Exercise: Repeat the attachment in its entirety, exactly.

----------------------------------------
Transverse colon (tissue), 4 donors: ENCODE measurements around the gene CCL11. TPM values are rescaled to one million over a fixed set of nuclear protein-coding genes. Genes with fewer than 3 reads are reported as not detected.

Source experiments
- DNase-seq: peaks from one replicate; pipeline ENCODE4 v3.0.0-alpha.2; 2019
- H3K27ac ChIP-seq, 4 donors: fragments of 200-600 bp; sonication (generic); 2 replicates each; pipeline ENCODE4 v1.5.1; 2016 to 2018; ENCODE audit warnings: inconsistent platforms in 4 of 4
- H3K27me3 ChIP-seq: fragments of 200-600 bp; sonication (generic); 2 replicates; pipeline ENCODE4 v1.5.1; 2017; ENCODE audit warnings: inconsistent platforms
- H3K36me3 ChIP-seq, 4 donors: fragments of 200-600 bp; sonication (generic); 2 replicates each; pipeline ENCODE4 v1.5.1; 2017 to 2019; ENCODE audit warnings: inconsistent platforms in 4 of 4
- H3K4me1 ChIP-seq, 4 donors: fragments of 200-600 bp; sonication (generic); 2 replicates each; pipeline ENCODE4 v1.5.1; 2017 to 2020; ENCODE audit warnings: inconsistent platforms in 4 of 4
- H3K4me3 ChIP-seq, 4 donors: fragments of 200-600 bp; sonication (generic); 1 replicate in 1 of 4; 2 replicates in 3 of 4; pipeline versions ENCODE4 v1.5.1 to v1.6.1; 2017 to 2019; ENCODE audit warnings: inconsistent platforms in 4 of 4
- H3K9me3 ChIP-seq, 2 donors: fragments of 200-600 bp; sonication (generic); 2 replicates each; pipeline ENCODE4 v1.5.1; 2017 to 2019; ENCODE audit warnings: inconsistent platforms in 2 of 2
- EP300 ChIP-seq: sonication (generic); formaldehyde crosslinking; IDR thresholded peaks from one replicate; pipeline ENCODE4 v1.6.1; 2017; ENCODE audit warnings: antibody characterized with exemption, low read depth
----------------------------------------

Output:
Transverse colon (tissue), 4 donors: ENCODE measurements around the gene CCL11. TPM values are rescaled to one million over a fixed set of nuclear protein-coding genes. Genes with fewer than 3 reads are reported as not detected.

Source experiments
- DNase-seq: peaks from one replicate; pipeline ENCODE4 v3.0.0-alpha.2; 2019
- H3K27ac ChIP-seq, 4 donors: fragments of 200-600 bp; sonication (generic); 2 replicates each; pipeline ENCODE4 v1.5.1; 2016 to 2018; ENCODE audit warnings: inconsistent platforms in 4 of 4
- H3K27me3 ChIP-seq: fragments of 200-600 bp; sonication (generic); 2 replicates; pipeline ENCODE4 v1.5.1; 2017; ENCODE audit warnings: inconsistent platforms
- H3K36me3 ChIP-seq, 4 donors: fragments of 200-600 bp; sonication (generic); 2 replicates each; pipeline ENCODE4 v1.5.1; 2017 to 2019; ENCODE audit warnings: inconsistent platforms in 4 of 4
- H3K4me1 ChIP-seq, 4 donors: fragments of 200-600 bp; sonication (generic); 2 replicates each; pipeline ENCODE4 v1.5.1; 2017 to 2020; ENCODE audit warnings: inconsistent platforms in 4 of 4
- H3K4me3 ChIP-seq, 4 donors: fragments of 200-600 bp; sonication (generic); 1 replicate in 1 of 4; 2 replicates in 3 of 4; pipeline versions ENCODE4 v1.5.1 to v1.6.1; 2017 to 2019; ENCODE audit warnings: inconsistent platforms in 4 of 4
- H3K9me3 ChIP-seq, 2 donors: fragments of 200-600 bp; sonication (generic); 2 replicates each; pipeline ENCODE4 v1.5.1; 2017 to 2019; ENCODE audit warnings: inconsistent platforms in 2 of 2
- EP300 ChIP-seq: sonication (generic); formaldehyde crosslinking; IDR thresholded peaks from one replicate; pipeline ENCODE4 v1.6.1; 2017; ENCODE audit warnings: antibody characterized with exemption, low read depth